Firenze Files: Arrival

We got off the flight at the equivalent of 3 am.  We had just spent eight hours waffling between nearly-unlimited movie choices, uncomfortable sleep, and the sound of constantly-crying babies.  The Munich airport was modern and bright, and I immediately adjusted to living in the daylight.  Despite not being hungry, the morning light signaled for me to find breakfast, and I browsed little cafes and shops on the way to the gate.  We passed a Hugo Boss and a Hermes store, and many of the boutiques had well-dressed greeters standing out front.  The shops and the overall atmosphere was all very sophisticated—much more so than in America.  It seemed like Europeans valued class and style with shoe shining stations, pillow-filled lounges, and complete spas tucked right in the middle of the airport.  The cafes were what impressed me though.  There were no chains here.  Handwritten signs, fresh pastries, and assorted fruit and yogurt lounging in ice displays were common, and the coffees were all served in real mugs to be consumed while sitting at a table or bar.  There were no “to go” cups, and when I bought a bottled water, the clerk not only asked whether I wanted regular or sparkling, but also whether I wanted a glass to pour it into.

I decided on a plate of smoked salmon and horseradish cream for breakfast, and my meal was handed to me on a tray.  I sat a high stool at a bar and watched the other people around me, seated at ease and enjoying a simple cappuccino or espresso.  An English-speaking couple across from me did order two beers, which seemed an odd choice for eight o’clock in the morning.  For the most part though, people were seated peacefully, absorbed in a newspaper, book, or phone, and everyone seemed quiet and respectful.  It was quite different from the American airport from which I had come where everyone rushes along to their destination and speaks loudly and doesn’t pause to enjoy their food.  Time seemed to move more slowly for Europeans. They savored the moment and truly lived in it, rather than just rushing onto their next destination.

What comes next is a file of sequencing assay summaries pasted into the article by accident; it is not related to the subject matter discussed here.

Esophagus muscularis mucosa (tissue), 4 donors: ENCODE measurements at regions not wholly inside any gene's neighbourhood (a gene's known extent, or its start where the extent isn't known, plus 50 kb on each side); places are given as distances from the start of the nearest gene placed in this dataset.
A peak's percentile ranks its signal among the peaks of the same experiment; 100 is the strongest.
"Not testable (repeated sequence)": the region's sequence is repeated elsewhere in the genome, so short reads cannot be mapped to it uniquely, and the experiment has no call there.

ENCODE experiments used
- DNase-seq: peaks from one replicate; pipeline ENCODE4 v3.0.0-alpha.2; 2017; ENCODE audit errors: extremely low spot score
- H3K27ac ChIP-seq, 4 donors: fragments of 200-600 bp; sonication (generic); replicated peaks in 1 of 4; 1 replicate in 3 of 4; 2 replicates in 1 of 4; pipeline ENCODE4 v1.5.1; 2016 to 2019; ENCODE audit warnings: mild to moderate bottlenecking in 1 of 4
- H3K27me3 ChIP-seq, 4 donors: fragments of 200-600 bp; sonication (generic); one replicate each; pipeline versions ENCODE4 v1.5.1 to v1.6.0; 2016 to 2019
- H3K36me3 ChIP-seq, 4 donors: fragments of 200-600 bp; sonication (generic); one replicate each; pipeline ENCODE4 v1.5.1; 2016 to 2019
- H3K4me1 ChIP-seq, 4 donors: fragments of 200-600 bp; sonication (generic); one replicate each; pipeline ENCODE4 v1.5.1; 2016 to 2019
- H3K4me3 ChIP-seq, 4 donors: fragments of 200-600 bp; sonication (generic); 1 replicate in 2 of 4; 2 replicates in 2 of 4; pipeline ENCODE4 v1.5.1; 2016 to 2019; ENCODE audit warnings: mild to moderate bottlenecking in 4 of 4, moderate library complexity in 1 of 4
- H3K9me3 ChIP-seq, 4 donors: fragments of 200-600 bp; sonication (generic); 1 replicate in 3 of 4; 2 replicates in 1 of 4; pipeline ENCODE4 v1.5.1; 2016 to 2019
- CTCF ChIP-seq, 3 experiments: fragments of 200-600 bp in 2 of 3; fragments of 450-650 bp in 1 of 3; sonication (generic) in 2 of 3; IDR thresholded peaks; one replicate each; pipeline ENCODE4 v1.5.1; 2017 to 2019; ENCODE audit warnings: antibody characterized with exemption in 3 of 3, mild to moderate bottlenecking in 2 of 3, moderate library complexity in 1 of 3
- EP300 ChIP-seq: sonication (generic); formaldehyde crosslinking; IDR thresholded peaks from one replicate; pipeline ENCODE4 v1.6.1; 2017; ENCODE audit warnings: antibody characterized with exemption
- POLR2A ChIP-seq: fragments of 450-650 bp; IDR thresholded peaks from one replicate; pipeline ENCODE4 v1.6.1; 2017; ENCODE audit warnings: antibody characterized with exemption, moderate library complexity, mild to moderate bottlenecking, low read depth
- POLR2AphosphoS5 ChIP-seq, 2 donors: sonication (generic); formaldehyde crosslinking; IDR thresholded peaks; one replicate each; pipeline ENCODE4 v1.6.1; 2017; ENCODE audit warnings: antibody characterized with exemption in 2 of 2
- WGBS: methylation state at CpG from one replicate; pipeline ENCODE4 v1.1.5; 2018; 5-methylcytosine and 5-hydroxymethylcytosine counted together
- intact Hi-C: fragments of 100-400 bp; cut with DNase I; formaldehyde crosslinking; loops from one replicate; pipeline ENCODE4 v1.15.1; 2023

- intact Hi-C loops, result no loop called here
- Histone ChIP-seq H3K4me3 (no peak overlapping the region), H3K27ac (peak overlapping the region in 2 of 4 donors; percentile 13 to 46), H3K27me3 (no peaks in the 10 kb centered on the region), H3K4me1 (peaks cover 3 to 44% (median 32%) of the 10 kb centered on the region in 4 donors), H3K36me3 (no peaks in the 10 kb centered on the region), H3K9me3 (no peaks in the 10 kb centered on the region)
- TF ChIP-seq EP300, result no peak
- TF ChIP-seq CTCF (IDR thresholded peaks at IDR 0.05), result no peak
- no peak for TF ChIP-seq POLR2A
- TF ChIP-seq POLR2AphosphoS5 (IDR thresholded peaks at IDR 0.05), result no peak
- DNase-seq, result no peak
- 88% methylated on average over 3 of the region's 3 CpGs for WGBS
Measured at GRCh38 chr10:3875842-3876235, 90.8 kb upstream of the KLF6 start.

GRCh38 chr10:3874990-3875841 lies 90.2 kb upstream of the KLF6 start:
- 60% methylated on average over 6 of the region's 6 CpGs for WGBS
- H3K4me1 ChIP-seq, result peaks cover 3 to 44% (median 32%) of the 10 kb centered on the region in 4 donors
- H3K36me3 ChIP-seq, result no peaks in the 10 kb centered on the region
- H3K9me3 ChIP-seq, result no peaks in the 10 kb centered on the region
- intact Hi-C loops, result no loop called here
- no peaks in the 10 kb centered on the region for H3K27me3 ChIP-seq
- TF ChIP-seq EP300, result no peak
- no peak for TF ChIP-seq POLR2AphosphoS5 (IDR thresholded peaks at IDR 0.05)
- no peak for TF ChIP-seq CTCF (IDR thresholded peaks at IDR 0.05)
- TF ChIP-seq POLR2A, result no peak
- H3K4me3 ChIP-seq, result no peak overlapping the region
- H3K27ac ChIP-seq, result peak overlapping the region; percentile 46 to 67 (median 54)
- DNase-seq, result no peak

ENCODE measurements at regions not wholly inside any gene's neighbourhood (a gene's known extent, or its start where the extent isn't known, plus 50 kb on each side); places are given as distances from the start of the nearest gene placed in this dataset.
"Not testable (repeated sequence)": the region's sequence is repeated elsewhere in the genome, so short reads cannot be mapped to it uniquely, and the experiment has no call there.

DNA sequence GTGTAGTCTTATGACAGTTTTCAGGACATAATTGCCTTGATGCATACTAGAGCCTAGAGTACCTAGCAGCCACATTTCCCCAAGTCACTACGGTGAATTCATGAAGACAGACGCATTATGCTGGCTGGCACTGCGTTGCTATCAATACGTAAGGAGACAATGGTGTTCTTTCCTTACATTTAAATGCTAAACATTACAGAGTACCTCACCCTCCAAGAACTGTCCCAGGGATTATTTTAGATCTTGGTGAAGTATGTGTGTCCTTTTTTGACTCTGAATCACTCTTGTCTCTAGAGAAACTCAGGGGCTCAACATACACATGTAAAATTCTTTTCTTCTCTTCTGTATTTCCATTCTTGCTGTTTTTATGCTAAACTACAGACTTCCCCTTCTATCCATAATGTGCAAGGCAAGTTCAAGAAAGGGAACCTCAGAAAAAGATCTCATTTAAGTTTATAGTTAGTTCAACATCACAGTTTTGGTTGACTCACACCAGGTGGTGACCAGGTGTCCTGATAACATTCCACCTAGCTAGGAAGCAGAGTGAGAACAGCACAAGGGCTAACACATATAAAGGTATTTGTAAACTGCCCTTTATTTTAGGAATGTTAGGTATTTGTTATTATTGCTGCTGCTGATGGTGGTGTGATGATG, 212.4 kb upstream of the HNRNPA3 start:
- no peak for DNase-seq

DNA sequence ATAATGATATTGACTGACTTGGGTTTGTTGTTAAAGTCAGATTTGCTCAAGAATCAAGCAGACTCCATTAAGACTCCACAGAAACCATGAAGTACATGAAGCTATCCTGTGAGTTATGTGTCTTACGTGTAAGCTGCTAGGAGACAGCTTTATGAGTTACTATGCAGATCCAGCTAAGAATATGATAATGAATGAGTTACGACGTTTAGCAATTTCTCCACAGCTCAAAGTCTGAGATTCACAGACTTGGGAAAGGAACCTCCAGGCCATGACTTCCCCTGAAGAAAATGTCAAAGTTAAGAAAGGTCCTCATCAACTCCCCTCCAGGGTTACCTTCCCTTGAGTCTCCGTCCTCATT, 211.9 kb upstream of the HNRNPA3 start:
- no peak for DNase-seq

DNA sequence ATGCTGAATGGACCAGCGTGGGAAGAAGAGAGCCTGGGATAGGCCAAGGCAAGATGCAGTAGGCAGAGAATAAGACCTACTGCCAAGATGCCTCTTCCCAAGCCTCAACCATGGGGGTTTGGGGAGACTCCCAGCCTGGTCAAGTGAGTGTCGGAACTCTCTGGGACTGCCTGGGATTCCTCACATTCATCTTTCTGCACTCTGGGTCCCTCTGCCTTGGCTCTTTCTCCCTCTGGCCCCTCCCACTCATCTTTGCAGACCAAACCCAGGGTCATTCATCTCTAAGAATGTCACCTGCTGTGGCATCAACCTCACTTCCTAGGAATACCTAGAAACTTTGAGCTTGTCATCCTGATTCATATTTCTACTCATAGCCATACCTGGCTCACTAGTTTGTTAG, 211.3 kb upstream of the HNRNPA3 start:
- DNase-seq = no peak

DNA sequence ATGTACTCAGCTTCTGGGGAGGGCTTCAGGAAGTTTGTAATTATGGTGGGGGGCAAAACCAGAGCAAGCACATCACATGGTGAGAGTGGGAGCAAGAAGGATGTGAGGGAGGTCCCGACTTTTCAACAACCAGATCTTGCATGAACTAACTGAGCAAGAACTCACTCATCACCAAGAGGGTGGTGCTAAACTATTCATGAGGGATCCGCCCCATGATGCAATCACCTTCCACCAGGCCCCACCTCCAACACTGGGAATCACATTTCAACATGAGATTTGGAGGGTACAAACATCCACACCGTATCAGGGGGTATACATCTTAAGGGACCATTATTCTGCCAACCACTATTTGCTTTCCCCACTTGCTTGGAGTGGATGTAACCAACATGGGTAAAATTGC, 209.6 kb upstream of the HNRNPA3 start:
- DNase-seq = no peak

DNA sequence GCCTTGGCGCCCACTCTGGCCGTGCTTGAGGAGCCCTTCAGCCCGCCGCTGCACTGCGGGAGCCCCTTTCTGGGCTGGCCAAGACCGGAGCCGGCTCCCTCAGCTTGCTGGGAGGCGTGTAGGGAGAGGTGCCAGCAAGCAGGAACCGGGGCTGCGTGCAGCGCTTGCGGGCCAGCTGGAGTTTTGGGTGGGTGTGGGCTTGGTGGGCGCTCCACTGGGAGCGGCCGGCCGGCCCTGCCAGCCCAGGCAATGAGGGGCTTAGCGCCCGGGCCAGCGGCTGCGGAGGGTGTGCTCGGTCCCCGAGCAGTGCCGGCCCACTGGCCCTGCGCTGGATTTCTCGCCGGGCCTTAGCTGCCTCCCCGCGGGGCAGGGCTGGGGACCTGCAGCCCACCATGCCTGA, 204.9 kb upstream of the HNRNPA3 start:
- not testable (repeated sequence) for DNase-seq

After a refreshing layover in Munich, it was back onto a plane for the quick, hour and a half jaunt over to Italia.  While taking a bus to our plane waiting on the tarmac, I could see that the airport personnel drove around the runway in Porsche Cayennes in stylish black.  It was quite a change to see neon security vested people behind the wheel rather than perfectly put-together women in oversized designer sunglasses.  The fashionable vibe was continued onto the airplane, where the signature color was a vivid, retro teal, and all the stewardesses spoke German, Italian, and American while sporting neck scarves.  All the passengers were given “refreshing towels” upon sitting down that reminded me of the hot towels you sometimes receive at the end of a fancy meal.  Once we were in the air, the stewardesses came around with refreshments and immediately handed us heavenly brioche sandwiches with a dainty piece of ham tucked inside.  I asked for a water to drink, but the older woman next to me knew immediately to ask for sparkling wine.  A bottle of prosecco was already open on the drink cart, and it was presented to her a tiny champagne glass with a truncated stem (for stability on the plane, I supposed).